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It May Not Cost You More To Drive Home In A Climate-Friendly Car

Researchers at MIT found that many hybrid and battery-operated cars already meet the global emissions goals for 2030.

It has been a common belief that low-emissions vehicles, like hybrids and electric cars, are more expensive than other choices. But a new study finds that when operating and maintenance costs are included in a vehicle's price, cleaner cars may actually be a better bet.

The cars and trucks we drive are responsible for about a fifth of greenhouse gas emissions in this country. That's why Jessika Trancik, an energy scientist at the Massachusetts Institute of Technology, decided it was time to take a closer look at vehicle emissions.

"The question that we started with was, 'How do cars, how do personal vehicles, compare to climate targets?' " Trancik says.

She and her colleagues wanted to know which of the 125 most popular cars in the U.S. are both cost-efficient and climate-friendly.

This week, they published the results online and in an accompanying paper in the journal Environmental Science & Technology — with some surprising results about the cost of cleaner cars.

"You don't actually have to pay more for those lowest-emitting vehicles," says Trancik.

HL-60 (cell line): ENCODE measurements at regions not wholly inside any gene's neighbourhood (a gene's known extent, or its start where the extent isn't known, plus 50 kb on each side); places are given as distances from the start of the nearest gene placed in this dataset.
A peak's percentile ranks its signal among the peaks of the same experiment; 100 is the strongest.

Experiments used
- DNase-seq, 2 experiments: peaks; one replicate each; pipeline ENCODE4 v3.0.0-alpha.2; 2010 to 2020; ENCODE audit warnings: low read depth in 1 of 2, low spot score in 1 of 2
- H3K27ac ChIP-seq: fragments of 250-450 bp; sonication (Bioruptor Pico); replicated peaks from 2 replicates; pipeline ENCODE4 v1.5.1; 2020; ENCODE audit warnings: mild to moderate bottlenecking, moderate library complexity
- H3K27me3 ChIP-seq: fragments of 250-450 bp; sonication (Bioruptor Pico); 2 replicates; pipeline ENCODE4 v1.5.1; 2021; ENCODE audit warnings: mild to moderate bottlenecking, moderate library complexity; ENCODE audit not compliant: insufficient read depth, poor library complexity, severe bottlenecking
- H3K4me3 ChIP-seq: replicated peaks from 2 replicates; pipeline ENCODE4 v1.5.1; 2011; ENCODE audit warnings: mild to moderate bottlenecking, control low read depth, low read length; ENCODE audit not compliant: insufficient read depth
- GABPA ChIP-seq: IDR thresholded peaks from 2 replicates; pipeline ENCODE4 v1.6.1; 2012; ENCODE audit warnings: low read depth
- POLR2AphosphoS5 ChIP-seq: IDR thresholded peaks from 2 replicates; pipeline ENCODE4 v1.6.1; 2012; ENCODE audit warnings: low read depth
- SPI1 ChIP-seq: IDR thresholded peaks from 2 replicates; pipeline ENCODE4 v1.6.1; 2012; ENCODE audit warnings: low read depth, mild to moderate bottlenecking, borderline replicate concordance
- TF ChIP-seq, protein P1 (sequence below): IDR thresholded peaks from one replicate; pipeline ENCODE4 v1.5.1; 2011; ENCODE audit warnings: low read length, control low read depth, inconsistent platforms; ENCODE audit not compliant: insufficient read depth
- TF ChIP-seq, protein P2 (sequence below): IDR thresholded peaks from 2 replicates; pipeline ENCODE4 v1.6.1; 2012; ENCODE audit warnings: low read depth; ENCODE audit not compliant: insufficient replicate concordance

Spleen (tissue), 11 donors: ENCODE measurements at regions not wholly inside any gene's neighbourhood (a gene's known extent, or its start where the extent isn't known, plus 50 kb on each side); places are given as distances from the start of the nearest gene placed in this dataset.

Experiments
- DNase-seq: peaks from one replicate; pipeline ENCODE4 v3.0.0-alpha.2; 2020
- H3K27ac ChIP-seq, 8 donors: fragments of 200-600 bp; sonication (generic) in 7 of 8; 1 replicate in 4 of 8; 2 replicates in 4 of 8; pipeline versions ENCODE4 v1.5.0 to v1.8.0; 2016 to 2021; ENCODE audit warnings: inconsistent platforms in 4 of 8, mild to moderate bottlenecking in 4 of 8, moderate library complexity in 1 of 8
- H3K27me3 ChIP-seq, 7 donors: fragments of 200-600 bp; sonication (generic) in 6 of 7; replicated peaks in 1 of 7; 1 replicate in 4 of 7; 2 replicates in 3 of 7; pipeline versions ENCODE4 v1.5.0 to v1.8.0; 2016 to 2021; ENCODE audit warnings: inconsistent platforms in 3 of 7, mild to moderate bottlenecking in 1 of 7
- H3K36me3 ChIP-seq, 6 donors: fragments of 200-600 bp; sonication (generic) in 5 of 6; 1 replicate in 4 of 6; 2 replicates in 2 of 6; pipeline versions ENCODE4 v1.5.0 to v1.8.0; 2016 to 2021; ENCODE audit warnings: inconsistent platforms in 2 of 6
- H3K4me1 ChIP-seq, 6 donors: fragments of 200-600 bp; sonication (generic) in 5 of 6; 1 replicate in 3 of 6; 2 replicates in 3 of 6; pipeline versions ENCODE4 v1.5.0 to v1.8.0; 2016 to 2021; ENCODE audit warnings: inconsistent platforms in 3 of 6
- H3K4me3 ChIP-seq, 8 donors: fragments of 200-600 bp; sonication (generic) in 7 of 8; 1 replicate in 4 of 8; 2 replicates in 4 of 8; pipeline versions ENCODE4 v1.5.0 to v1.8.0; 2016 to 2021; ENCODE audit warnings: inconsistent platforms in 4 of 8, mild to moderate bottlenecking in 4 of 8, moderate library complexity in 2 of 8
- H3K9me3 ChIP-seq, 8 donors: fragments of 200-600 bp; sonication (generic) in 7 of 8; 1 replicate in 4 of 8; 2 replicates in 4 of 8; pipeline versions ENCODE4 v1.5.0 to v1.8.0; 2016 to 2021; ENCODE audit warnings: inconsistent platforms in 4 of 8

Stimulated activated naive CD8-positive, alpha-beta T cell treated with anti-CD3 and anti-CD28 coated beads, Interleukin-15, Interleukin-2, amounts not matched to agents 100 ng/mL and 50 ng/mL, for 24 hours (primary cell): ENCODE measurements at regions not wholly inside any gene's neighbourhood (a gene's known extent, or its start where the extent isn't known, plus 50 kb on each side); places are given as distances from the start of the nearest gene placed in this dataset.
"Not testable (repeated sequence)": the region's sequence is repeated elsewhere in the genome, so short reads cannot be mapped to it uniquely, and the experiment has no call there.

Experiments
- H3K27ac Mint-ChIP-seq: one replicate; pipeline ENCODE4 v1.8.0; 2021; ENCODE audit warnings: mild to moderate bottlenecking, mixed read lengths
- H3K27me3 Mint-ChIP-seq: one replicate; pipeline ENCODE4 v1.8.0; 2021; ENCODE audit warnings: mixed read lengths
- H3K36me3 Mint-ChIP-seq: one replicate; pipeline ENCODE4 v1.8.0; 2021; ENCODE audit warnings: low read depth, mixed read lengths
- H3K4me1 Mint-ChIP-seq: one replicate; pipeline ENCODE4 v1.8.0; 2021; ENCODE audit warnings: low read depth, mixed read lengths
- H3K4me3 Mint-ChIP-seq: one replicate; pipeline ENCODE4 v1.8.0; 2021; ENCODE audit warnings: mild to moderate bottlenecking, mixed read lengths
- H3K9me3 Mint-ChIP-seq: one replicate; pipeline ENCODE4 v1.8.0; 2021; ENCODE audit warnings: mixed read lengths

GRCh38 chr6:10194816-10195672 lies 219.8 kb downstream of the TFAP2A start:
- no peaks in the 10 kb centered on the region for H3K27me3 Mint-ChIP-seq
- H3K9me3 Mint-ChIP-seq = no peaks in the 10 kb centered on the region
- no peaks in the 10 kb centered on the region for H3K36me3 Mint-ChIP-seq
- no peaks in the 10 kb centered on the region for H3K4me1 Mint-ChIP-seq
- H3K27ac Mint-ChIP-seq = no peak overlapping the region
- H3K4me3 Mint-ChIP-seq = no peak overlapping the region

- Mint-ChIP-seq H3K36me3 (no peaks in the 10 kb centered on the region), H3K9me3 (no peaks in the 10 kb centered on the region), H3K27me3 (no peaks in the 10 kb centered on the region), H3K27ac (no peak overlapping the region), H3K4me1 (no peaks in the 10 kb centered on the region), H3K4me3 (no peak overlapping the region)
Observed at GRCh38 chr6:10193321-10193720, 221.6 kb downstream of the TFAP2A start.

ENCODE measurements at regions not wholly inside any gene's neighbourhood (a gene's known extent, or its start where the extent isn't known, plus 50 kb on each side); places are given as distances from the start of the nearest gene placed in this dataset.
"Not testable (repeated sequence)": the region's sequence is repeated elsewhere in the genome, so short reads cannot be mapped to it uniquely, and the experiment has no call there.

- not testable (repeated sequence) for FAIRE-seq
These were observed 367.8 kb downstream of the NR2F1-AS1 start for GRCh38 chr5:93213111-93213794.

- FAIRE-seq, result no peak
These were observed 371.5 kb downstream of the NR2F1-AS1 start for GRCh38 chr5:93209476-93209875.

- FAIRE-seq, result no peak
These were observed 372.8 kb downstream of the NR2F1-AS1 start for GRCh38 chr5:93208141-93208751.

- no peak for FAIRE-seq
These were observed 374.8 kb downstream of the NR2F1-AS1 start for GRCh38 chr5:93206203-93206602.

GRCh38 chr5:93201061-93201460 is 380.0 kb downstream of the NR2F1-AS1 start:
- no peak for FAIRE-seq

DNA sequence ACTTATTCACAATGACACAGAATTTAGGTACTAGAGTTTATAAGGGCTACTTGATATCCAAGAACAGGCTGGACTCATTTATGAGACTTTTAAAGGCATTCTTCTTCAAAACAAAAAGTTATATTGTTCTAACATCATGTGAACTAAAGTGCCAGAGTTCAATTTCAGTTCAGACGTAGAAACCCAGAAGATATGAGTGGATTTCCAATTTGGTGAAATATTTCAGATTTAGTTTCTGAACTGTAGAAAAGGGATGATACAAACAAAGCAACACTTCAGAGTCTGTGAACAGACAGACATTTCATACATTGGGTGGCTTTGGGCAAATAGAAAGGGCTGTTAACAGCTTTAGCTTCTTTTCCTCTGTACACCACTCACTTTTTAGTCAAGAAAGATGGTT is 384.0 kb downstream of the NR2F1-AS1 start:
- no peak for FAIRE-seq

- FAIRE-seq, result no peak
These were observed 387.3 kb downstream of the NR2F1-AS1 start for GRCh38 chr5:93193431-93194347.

And they found that some cars on the market — most hybrid and battery electric cars — already meet the global emissions goals the U.S. recently agreed to meet by the year 2030. This group includes cars like the Ford Focus Electric, Chevrolet Volt, Nissan Leaf, Toyota Prius, Tesla Model 3 and BMW i3.

It's a sliver of good news, which is rare when talking about climate change.

But, says Trancik, "The average car sold is about 50 percent above the 2030 target. So, there certainly is a disconnect between the kind of cars people are buying and where we need to get by 2030."

The Chevrolet Suburban, for example, falls on the other end of the chart — with high lifetime costs and greenhouse gas emissions well above the American average.

And there's a bigger gap in terms of the goals set for 2050, says Chris Gearhart, who directs transportation research at the National Renewable Energy Laboratory in Colorado.

"I come to work every day because I think that getting greenhouse gas emissions out of the transportation sector is one of the most important things that we can work on," Gearhart says.

He says Trancik's work is exciting because it clearly shows how individual choices can make an impact.

"And you don't have to have a bank account that can afford a Tesla," he says.

But, he says, there's still a lot of work to do.

Right now, U.S. cars emit enough greenhouse gases per year to fill more than 700,000 Empire State Buildings. To meet 2050 goals, we'd have to reduce that volume by about 150,000 Empire State Buildings.

Copyright 2016 NPR. To see more, visit

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